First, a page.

SARLAT-la-Canéda is possibly one of the prettiest places I've visited - a warren of winding, cobbled streets dating from both medieval and Renaissance times, with honey-coloured buildings that glow in the sunlight.

Located in the Perigord Noir in the south west of France, a few kilometres north of the River Dordogne, this old town has a cathedral, quaint courtyards and fairytale buildings boasting turrets, arched windows and imposing doorways.

We chose this as our destination after seeing a friend's holiday snaps from the region and deciding we wanted the same experience of rural France with its slow-paced, rustic charm.

We hadn't banked on it being more than 800km from York, however, with a daunting 14-hour drive (without breaks or hold-ups) down the length of Britain and much of France.

After analysing the travel options, we chose P&O's overnight Hull to Zeebrugge cruise crossing for a more relaxing start and end to our trip and to reduce the overall time behind the wheel.

With Hull port just an hour from home we set off after work on Friday, armed with a picnic dinner which we enjoyed on deck as East Yorkshire's skyline disappeared into the horizon.

We passed the time watching a children's show, admiring the sunset and playing games in the piano bar before retiring to our seaview, four-berth cabin for the night. Then, after an early breakfast on board, we felt ready to brave the roadtrip.

Our drive south was congestion and trouble-free, with interval stops to break the journey which ultimately took almost ten hours. With snacks and DVDs on tap for our sons, aged eight and ten, my husband and I were able to navigate the roads and tolls in relative peace, arriving by 8pm.

Our base was a small, friendly, French-owned campsite, with pitches sheltered from the sun beneath a canopy of trees, and the evening air filled with the sound of chattering cicadas.

It was easy to fill our days after a leisurely breakfast with fresh croissants from the site shop, and then a short drive to one of the many attractions within a 15km radius, before a swim in the outdoor pool to end each day.

We were staying just 6km from Sarlat, and were drawn to the bustling town several times during our fortnight break to soak up the architecture and street cafe culture, and potter among the quirky shops and delicatessens selling the region's specialities, such as foie gras, truffles, walnuts and nougat.

Our ambles took as through the main square, the pedestrianised Place de la Liberté - the perfect spot for people watching, to the Place du Marché des Oies, the old goose market with a much photographed statue of geese.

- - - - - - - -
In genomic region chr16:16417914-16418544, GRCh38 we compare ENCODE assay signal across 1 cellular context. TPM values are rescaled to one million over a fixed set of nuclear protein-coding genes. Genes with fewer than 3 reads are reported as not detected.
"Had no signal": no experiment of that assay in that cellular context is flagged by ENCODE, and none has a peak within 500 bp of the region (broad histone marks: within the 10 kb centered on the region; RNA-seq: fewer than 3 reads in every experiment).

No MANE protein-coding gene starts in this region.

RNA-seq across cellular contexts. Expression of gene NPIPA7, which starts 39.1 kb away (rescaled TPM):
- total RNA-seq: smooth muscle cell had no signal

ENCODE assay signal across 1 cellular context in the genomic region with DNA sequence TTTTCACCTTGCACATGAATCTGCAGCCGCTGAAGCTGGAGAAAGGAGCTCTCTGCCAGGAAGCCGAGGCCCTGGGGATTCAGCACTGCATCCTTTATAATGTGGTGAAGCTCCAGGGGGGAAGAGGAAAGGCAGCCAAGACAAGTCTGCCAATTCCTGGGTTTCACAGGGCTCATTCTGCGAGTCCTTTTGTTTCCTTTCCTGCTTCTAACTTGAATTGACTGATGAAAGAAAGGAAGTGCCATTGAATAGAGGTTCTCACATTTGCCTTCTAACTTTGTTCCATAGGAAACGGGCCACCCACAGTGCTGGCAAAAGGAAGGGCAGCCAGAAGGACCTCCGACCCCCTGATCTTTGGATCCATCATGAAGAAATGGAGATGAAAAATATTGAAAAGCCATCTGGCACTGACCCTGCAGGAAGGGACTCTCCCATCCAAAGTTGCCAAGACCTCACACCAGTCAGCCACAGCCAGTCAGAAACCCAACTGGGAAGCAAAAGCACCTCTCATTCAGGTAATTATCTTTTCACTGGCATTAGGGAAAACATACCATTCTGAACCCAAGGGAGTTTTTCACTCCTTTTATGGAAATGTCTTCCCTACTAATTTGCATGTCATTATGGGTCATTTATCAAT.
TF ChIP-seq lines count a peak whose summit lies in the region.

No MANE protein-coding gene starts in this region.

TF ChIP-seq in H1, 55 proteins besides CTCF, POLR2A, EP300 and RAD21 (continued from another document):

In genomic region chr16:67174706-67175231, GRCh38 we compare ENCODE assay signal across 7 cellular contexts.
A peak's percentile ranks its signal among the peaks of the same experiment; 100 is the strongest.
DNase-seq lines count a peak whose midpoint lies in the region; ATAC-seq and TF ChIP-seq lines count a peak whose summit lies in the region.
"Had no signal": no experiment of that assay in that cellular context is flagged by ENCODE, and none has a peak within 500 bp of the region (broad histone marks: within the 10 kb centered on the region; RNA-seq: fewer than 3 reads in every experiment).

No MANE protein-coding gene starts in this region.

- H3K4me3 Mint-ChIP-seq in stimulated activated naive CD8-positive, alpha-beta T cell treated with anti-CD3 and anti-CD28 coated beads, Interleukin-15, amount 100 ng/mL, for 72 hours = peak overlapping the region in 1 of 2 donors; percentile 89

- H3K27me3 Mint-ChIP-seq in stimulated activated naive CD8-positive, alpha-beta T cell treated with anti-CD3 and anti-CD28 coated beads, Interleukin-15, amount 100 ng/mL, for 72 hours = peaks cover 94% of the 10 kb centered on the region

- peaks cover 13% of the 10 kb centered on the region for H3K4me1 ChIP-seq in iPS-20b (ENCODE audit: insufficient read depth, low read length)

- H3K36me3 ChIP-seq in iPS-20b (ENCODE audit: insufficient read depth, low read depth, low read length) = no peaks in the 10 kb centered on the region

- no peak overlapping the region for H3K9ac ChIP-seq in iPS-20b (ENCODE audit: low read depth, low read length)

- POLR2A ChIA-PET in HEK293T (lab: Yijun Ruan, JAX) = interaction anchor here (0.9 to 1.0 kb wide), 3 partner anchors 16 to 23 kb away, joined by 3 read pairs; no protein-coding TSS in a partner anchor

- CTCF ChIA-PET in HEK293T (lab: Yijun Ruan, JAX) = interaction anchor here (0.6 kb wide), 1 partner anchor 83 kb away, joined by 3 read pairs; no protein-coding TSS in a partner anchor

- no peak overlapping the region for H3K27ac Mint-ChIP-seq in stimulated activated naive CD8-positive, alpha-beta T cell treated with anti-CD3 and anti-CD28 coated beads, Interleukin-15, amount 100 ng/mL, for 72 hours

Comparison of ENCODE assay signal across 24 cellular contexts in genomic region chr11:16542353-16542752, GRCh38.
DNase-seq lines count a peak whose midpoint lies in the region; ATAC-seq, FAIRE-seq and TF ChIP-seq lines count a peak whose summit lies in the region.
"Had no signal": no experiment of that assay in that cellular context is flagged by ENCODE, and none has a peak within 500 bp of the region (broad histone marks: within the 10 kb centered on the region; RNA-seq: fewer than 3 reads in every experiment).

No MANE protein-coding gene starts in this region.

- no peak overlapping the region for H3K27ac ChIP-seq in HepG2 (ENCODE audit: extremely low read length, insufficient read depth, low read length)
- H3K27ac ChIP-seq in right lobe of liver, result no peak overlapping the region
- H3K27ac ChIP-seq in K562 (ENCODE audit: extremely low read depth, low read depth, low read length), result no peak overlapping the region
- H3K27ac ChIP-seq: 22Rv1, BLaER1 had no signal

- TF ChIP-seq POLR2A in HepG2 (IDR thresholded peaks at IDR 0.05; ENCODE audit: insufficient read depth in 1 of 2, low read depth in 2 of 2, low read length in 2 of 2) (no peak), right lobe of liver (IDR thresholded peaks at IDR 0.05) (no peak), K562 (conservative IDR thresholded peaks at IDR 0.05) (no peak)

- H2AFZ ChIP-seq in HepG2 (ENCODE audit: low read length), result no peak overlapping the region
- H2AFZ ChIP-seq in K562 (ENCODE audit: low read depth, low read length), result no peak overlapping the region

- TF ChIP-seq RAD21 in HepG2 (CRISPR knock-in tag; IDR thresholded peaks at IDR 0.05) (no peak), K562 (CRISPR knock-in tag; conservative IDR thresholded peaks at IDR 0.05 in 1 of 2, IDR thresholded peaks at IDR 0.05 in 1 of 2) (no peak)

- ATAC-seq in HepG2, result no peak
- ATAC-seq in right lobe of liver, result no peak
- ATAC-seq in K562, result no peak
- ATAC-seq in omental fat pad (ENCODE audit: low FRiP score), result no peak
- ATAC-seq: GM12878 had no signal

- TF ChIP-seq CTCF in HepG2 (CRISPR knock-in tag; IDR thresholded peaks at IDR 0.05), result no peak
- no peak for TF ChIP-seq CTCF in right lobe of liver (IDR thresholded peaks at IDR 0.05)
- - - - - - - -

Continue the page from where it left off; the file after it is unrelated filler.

In the centre is the 14th century church of Sainte-Marie, recently restored by one of France's top architects Jean Nouvel, the interior now converted into an elegant covered market, with a panoramic lift rising up through the bell tower to give panoramic views.

Market days in Sarlat are on Saturday and Wednesday when almost every thoroughfare is teeming with stalls, selling everything from local produce to wicker bags and handmade jewellery.

Beyond Sarlat we were spoilt for choice, the region rich in history and visitor attractions.

An unmissable day out was a visit to the 12th century, cliff top Chateau de Castelnaud which boasts a large collection of weapons including three full-size models of trebuchets, copies of medieval war machines and various animations of medieval life.

The biggest draw for me, however, was the breathtaking views of the surrounding, lush countryside, and the neighbouring, historical rival of Chateau de Beynac.

This second, medieval chateau is also not to be missed, poised high above the pretty riverside village of Beynac, which is featured in the film Chocolat with Juliette Binoche, with panoramic views at every turn.

Another favourite destination was the picture postcard village of La Roque Gageac beside the Dordogne, with its cluster of stone houses huddled beneath the rock-face and tropical plantlife found among the narrow streets. A troglodyte fort is set in the cliffs 40 metres above the village, with significant vestiges of the 12th century construction still visible.

For history enthusiasts, there are also plenty of caves to head to, including La Roque Sainte-Christophe, a limestone cliff 90 metres above the ground and more than a mile long, overlooking the River Vézère. The rock shelter consists of five levels of cavities hollowed out by the river some 60 million years ago and become home to different communities from the Paleolithic era until the late 16th century.

But the undisputed highlight of our holiday was a day drifting down the Dordogne River in a canoe in glorious sunshine. We splashed out - it was about £55 for two adults and two children to do a 16km stretch (different distances were offered) - but it took most of the day, making it seem good value.

Numerous canoe hire companies ply their trade here, providing lifejackets and watertight containers for food and spare clothes for those who want to picnic or paddle at the various beach-style resting spots. We spent several hours gently rowing downstream, passing beneath five arched bridges and past the Chateaux of Beynac and Castelnaud.

We reluctantly reached our final stop, vowing to return and do it all again as a coach took us back to our car. It was the perfect end to an idyllic holiday.

York Press: Nadia Jefferson-Brown and her family travelled in a four-berth, seaview cabin courtesy of P&O Ferries on the overnight Hull to Zeebrugge cruise. For details and to book visit